Many of you reading this probably remember when cash-back credit cards were a fresh idea. In 1985, t...
ExxonMobil buys U.S. natural gas for $31 billion--I told you this was a big trend
12/14/2009 1:53 pm EST
This acquisition is just the latest example of a shift among the international energy majors from exploration and development for oil in risky new geologies and tough climates to a concentration on predictable, low-production cost assets such as onshore U.S. reserves of natural gas locked up in shale formations such as the Barnett shale formation of Texas.
I flagged that trend for you in two posts earlier this month. You'll find links to those columns later in this post.
XTO Energy is one of the largest producers of unconventional natural gas from the Barnett shale region. Through a series of recent acquisitions of its own (Headington Oil, Hunt Petroleum, and Linn Energy), XTO Energy has built positions in new unconventioanl natural gas and oil formations such as the Bakken shale of Montana and North Dakota, and the Marcellus shale that stretches through the Appalachians from New York to West Virginia.
The company has proved reserves of almost 13.9 trillion cubic feet of natural gas and another estimated 31 trillion cubic feet of unproved reserves. XTO produces about 5% of all U.S. natural gas.
ExxonMobil’s cost in the deal is roughly $13.42 per barrel of oil equivalent for the proved reserves and $5.47 a barrel of oil equivalent for total proved and unproved reserves.
That compares to a finding and development cost of $13.19 per barrel of oil equivalent for ExxonMobil at the end of 2008, according to calculations by Deutsche Bank.
That comparison--$13.19 per barrel in finding and development costs in 2008 versus a cost ranging from a low of $5.47 a barrel to a high of $13.42 a barrel to acquire XTO Energ--tells you why ExxonMobil is doing this deal even through natural gas prices are stuck in a slump of $4 to $5.50 per million BTUs. As I explained in my December 1 column http://jubakpicks.com/2009/12/01/its-not-the-price-of-oil-but-the-cost-of-oil-that-divides-the-good-oil-stocks-from-the-bad/ investing in predictable reserves of unconventional natural gas, such as those in the Barnett shale formation, instead of exploring for oil in risky geologies and climates makes sense because the finding and development costs are so low.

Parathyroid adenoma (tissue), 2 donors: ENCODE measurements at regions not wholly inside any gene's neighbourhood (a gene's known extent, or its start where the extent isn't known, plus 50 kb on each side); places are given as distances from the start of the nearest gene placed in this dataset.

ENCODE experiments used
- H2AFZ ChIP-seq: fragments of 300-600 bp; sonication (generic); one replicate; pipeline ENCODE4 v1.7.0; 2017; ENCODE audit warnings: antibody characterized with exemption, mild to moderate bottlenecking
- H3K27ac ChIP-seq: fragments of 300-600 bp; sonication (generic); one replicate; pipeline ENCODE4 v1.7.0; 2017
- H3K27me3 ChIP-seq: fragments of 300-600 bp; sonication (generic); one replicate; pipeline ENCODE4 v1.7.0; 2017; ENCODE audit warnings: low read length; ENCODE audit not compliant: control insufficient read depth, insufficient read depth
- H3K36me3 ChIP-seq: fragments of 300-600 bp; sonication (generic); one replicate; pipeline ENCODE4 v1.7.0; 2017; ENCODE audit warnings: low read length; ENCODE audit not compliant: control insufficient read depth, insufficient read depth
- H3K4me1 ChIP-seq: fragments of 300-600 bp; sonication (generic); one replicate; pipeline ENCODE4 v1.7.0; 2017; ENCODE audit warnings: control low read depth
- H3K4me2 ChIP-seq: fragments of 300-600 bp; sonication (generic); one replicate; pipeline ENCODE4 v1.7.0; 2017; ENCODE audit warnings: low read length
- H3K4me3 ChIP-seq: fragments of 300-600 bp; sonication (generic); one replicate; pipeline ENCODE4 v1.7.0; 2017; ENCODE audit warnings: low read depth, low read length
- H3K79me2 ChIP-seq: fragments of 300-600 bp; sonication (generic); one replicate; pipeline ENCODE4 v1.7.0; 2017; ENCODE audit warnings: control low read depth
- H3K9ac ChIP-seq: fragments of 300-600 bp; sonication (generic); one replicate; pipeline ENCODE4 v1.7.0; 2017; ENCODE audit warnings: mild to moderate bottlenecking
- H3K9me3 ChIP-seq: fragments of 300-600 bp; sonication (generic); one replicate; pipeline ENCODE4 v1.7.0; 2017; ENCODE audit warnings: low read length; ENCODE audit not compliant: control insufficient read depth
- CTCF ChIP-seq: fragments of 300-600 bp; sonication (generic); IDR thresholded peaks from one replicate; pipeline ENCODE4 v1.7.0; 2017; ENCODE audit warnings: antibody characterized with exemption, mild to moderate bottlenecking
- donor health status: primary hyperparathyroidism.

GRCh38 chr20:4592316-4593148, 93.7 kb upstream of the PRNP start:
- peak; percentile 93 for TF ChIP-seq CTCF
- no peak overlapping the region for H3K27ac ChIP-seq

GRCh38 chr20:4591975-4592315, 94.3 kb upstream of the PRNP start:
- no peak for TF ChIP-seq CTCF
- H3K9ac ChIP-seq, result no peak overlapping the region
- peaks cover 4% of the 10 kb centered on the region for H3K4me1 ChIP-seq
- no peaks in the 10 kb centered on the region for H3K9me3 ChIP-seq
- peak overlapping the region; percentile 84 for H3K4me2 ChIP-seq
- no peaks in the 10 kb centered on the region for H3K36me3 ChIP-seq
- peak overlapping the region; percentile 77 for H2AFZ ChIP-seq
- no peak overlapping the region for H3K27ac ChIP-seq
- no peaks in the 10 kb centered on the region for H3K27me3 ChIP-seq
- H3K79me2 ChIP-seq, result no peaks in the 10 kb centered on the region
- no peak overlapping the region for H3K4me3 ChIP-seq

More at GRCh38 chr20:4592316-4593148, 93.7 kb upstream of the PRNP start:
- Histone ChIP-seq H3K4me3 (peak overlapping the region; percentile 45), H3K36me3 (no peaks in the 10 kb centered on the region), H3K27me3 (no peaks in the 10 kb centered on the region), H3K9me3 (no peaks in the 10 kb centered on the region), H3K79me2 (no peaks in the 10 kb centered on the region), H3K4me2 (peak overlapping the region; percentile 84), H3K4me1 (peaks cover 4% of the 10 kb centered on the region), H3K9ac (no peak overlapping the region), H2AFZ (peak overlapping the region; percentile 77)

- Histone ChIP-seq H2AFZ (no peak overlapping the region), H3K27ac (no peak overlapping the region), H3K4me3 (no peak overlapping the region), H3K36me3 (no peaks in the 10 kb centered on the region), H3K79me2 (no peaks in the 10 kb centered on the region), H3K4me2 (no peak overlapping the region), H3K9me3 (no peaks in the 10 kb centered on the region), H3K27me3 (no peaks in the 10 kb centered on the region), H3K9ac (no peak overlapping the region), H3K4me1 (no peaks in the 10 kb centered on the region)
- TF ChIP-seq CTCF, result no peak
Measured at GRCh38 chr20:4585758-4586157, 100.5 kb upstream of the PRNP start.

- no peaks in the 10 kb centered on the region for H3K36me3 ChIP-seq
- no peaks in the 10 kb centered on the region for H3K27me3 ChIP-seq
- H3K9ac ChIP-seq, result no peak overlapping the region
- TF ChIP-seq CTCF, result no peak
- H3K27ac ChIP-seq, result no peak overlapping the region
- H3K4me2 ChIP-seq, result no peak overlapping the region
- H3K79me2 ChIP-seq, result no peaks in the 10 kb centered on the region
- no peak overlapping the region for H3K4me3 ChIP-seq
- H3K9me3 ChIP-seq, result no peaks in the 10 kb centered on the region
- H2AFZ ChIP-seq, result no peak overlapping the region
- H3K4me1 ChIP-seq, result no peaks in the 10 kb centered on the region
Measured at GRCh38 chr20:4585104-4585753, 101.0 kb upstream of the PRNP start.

Predictably ExxonMobil’s acquisition of XTO Energy has put boosters on the price of all the other U.S. unconventional natural gas plays such as Ultra Petroleum (UPL) up 4.9% today as of 1:30 ET, Denbury Resources (DNR) up 5.2%, and Chesapeake Energy (CHK) up 6.1%.
Even EOG (EOG), which I wrote about as a long-term bet on a shortage of oil five years or so down the road because of the shift of capital budgets from exploring for tough to find oil to buying and developing easily predicted unconventional natural gas reserves, is up 6.1% today. For more on that future oil shortage and two stocks that stand to profit from it read my post http://jubakpicks.com/2009/12/08/the-return-of-the-oil-shortage-around-2015-and-why-the-industrys-logical-decisions-now-will-make-it-worse/.
Full disclosure: I own shares of Ultra Petroleum.
Related Articles on STOCKS
Electric vehicles — or EVs — are attracting customers at a far higher rate than first ex...
General Electric’s collapse should have served as a reminder that buying a company based solel...
What’s the concern? Debt. But not the national debt or even deficits, which are topics themsel...